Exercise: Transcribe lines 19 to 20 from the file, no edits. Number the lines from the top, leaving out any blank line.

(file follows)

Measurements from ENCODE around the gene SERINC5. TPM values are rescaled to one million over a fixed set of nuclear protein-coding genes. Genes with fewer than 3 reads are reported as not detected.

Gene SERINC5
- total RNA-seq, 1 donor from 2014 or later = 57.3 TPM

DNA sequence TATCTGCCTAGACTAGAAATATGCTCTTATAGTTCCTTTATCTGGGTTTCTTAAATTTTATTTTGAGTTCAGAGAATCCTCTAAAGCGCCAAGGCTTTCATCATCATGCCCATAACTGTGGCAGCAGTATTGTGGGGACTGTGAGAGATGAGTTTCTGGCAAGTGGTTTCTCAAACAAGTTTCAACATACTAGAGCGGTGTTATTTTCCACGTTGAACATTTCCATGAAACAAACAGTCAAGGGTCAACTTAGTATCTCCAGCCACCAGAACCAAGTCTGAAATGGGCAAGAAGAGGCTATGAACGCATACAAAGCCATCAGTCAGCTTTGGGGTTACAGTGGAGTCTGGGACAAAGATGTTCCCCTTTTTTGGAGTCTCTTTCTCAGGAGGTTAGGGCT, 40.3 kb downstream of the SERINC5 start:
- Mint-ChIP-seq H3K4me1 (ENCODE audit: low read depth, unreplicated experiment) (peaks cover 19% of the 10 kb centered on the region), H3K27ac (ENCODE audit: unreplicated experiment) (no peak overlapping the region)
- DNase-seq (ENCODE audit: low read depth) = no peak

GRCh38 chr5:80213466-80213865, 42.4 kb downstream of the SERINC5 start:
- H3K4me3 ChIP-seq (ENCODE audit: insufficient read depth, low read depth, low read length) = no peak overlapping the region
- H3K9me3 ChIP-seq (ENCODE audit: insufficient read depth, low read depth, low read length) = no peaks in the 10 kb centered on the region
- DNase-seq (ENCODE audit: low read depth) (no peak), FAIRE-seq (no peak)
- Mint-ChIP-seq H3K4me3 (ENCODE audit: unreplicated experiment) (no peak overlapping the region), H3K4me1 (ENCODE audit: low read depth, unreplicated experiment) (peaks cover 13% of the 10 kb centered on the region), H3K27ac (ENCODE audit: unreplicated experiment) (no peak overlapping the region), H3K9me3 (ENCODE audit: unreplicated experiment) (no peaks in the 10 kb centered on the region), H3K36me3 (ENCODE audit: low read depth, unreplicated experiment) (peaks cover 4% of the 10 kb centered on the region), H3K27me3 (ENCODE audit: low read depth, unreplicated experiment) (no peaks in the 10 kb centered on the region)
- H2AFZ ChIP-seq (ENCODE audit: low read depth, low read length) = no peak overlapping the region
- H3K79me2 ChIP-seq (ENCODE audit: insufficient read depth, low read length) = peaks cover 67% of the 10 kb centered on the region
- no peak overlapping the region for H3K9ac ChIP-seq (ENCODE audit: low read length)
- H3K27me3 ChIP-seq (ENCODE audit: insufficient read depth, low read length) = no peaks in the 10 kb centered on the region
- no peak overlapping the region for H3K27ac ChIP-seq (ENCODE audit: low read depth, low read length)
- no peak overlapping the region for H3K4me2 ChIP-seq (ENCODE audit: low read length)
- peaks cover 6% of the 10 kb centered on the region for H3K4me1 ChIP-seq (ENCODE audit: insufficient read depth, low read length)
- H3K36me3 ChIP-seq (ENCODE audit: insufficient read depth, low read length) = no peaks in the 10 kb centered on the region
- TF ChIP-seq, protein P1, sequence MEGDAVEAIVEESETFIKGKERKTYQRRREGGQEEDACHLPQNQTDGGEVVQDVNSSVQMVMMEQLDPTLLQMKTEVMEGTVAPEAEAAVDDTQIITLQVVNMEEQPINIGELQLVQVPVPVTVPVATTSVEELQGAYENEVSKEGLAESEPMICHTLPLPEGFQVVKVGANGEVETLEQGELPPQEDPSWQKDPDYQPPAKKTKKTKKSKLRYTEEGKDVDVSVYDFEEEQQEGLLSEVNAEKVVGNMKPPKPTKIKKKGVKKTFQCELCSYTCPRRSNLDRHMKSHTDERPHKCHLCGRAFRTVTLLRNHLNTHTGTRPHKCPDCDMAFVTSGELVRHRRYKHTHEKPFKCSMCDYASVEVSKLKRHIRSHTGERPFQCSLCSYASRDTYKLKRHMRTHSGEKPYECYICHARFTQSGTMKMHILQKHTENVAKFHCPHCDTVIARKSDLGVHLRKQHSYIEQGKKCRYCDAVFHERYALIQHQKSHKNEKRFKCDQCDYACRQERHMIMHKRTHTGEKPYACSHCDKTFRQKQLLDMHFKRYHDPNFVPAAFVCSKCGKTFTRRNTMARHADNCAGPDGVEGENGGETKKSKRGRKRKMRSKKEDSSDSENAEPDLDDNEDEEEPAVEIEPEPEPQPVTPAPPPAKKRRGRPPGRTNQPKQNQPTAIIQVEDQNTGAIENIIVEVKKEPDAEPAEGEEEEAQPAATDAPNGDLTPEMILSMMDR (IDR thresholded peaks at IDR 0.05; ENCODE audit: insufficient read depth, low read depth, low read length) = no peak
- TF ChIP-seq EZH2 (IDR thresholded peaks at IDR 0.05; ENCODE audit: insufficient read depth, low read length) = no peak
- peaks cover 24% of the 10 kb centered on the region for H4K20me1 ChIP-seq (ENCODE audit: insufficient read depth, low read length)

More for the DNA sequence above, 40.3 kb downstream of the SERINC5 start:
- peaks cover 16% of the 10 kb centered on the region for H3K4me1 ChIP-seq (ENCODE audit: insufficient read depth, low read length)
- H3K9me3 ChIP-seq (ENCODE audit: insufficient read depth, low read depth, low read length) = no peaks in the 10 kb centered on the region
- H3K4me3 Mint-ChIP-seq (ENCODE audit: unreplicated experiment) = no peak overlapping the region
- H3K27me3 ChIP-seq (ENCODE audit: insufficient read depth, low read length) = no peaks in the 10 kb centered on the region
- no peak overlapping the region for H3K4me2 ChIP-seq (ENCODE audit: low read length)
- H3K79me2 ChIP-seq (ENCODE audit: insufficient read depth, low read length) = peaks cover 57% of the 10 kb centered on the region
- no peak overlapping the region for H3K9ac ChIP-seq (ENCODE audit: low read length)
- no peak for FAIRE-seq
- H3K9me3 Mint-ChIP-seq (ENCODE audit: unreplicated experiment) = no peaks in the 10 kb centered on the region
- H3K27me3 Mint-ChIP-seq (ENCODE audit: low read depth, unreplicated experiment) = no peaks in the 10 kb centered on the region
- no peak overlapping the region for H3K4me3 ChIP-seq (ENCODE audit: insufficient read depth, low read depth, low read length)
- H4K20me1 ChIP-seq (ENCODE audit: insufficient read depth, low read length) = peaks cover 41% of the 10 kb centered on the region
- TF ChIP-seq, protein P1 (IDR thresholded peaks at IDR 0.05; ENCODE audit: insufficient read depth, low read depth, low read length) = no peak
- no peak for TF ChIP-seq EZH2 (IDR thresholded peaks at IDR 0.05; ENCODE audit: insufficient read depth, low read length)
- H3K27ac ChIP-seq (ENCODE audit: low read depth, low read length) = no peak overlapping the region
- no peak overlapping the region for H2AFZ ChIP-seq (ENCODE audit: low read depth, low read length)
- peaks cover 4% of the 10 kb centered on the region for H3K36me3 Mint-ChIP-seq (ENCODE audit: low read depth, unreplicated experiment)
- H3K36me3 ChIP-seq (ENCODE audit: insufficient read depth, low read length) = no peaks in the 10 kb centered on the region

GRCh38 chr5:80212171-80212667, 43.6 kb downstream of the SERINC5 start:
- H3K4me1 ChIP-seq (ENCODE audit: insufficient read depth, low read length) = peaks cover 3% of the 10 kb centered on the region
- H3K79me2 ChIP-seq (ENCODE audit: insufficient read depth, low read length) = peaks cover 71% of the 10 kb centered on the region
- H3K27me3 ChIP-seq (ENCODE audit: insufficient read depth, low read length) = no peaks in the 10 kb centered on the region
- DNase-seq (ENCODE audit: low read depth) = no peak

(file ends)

- H3K36me3 ChIP-seq (ENCODE audit: insufficient read depth, low read length) = no peaks in the 10 kb centered on the region
- TF ChIP-seq, protein P1, sequence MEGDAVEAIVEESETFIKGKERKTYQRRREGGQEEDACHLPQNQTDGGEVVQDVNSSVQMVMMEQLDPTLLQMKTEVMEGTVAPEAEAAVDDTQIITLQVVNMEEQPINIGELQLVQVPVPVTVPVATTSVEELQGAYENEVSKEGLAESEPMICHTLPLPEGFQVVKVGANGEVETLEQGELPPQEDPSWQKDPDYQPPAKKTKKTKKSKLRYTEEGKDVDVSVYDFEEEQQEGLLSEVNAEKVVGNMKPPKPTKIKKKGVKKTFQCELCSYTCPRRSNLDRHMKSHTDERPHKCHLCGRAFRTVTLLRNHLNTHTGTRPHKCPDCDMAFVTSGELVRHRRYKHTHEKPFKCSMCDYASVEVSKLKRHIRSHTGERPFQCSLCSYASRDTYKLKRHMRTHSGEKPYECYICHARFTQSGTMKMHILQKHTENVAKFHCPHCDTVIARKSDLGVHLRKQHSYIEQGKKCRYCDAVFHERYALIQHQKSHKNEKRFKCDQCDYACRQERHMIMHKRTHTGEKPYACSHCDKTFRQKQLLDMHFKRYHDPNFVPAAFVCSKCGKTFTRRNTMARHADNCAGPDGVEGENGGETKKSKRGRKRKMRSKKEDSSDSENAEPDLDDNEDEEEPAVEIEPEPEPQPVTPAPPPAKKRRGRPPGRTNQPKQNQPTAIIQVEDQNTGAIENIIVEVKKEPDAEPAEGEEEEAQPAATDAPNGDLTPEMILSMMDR (IDR thresholded peaks at IDR 0.05; ENCODE audit: insufficient read depth, low read depth, low read length) = no peak